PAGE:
Our Academic Partners for AALTO and UNNOT published a Scientific Article : “The Impact of Energy Renovation on Continuously and Intermittently Heated Residential Buildings in Southern Europe in “Buildings” journal.

Buildings is an international, scientific, peer-reviewed, open access journal on building science, building engineering and architecture published monthly online by MDPI. The International Council for Research and Innovation in Building and Construction (CIB) is affiliated with Buildings and their members receive a discount on the article processing charges.


To achieve carbon neutrality in the EU, it is important to renovate the existing EU residential buildings for a higher building energy efficiency. This study examines the impacts of several novel renovation technologies on energy consumption, CO 2 emissions and indoor climates in southern European residential buildings through building-level simulations. Three typical residential buildings in South Europe were chosen as the demo buildings to implement the novel technologies. The technologies were classified into passive, ventilation and generation packages, and then simulated independently under the intermittent and continuous heating schedules. Additionally, two final combinations of renovation technologies were also simulated to demonstrate the maximum energy and CO 2 emissions reduction potential of the demo buildings. All novel retrofit technologies manifested obvious effects on the energy consumption and CO 2 emissions. Nevertheless, the effects were significantly affected by the heating schedule. When the intermittent heating schedule was switched to the continuous heating schedule, the relative energy conservation and CO 2 emissions reduction potential of the thermal insulation improvement measures (e.g., bio-aerogel thermal insulation) increased, while those of the generation measures (e.g., solar assisted heat pump) diminished. Renovation with the final combinations reduced the primary energy consumption by up to 66%, 74% and 65% in the continuously heated Greek, Portuguese and Spanish demo buildings, the corresponding CO 2 emissions reductions of which were 65%, 75% and 74%, respectively.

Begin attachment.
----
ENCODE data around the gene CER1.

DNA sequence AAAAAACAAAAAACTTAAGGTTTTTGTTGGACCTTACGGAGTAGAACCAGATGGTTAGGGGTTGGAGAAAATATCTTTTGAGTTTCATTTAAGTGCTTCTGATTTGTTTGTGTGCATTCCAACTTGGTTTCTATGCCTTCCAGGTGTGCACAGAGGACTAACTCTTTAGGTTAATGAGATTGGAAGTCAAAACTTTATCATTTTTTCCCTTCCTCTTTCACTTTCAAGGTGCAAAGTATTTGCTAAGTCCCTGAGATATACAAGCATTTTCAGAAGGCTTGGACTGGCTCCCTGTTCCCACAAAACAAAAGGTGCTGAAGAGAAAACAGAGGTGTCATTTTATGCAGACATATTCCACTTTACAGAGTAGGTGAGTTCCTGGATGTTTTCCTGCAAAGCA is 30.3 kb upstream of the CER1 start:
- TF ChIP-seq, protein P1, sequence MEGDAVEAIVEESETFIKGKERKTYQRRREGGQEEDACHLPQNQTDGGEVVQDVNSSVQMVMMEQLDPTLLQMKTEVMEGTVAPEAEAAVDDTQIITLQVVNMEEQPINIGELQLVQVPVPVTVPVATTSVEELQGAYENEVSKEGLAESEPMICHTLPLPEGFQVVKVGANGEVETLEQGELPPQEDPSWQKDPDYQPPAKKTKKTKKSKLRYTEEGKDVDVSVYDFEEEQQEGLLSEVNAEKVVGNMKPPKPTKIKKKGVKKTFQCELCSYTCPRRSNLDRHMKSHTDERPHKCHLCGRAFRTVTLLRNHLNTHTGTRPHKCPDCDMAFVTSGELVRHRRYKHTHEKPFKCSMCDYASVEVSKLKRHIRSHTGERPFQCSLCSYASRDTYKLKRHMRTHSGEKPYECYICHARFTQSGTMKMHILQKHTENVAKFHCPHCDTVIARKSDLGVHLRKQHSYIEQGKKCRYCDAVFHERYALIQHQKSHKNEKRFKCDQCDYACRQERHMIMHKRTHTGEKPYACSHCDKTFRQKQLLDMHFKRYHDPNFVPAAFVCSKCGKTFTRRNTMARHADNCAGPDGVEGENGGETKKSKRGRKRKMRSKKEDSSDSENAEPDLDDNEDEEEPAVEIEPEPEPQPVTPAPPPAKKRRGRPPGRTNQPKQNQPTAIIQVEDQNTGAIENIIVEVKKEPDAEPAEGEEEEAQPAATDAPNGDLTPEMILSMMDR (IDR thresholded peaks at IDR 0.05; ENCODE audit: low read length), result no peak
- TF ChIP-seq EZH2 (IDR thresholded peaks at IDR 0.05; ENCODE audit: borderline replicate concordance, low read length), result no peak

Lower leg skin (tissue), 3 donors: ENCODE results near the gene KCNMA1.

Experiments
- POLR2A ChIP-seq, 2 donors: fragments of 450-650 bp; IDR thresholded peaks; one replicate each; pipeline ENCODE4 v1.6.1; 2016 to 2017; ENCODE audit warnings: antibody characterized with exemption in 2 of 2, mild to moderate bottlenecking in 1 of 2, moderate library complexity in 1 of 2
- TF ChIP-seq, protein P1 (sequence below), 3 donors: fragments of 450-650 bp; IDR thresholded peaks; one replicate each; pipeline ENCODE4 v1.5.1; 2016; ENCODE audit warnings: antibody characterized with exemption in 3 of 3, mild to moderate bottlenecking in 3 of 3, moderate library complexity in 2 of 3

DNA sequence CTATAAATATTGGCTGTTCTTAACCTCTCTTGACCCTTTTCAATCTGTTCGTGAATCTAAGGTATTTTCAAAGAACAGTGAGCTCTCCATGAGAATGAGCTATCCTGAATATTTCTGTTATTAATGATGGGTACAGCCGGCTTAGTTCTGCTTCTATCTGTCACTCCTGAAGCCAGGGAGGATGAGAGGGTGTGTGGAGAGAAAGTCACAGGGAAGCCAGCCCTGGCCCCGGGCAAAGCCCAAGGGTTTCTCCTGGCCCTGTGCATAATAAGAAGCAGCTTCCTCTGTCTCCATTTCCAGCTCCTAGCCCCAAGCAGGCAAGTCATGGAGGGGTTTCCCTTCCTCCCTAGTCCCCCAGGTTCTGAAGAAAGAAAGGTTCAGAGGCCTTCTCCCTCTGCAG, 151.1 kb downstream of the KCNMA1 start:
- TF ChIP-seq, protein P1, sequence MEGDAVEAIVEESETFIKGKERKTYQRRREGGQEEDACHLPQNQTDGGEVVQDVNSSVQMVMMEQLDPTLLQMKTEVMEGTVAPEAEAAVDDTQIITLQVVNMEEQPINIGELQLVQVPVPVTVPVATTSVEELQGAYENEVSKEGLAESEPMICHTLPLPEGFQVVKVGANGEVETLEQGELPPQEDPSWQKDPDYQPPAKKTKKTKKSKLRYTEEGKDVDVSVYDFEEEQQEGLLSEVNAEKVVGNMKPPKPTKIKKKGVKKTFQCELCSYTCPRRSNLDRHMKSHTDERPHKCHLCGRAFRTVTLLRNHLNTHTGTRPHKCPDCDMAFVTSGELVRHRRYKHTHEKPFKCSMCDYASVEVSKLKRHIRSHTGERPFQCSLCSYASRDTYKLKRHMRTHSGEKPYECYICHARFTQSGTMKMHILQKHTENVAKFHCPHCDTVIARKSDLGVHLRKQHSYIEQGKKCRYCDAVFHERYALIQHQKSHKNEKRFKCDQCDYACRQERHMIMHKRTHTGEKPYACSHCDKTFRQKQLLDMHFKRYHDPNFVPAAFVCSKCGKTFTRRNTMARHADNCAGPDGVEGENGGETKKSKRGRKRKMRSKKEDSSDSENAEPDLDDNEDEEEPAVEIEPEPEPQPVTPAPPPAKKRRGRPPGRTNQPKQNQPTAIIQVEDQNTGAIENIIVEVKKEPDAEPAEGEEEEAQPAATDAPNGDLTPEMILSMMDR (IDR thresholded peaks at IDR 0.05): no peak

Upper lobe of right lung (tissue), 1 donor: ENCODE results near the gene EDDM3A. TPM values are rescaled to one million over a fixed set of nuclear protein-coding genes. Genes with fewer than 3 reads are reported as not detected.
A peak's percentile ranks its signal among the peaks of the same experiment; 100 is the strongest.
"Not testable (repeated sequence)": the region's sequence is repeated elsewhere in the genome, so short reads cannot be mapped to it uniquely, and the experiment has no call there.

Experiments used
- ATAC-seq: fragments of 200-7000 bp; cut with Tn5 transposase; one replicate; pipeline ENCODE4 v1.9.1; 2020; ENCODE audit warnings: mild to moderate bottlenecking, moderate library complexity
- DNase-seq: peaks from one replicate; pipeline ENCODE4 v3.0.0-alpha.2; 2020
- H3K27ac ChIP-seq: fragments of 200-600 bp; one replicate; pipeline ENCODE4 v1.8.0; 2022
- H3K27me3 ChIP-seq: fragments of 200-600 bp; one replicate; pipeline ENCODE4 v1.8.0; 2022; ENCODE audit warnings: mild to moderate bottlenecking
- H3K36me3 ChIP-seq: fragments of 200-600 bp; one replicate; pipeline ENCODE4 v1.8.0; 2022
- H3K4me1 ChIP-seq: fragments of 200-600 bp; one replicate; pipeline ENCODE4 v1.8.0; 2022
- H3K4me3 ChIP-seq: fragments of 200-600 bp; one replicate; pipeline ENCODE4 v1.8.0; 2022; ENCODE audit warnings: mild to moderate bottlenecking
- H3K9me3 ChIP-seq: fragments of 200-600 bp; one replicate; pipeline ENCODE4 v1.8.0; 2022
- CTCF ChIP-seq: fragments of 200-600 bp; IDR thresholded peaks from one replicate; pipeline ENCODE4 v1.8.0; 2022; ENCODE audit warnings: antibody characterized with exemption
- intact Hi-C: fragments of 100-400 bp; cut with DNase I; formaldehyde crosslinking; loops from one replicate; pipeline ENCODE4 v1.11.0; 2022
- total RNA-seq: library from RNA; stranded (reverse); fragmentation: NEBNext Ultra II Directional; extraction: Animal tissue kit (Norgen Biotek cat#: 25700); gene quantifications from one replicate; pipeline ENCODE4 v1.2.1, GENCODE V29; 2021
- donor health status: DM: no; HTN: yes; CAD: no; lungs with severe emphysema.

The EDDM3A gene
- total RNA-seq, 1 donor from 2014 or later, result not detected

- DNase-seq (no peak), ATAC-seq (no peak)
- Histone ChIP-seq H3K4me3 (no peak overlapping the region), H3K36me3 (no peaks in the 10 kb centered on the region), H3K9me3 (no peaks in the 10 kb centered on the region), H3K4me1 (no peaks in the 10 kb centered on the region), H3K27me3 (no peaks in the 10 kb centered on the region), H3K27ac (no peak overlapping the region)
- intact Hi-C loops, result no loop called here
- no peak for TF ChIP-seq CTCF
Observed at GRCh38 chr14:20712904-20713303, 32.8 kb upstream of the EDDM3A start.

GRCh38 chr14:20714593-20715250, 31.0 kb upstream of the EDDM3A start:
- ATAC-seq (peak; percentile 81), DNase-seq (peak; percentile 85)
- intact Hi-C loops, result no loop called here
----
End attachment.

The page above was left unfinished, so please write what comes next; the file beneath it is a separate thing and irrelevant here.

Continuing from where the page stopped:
Read the Publication: https://www.mdpi.com/2075-5309/12/9/1316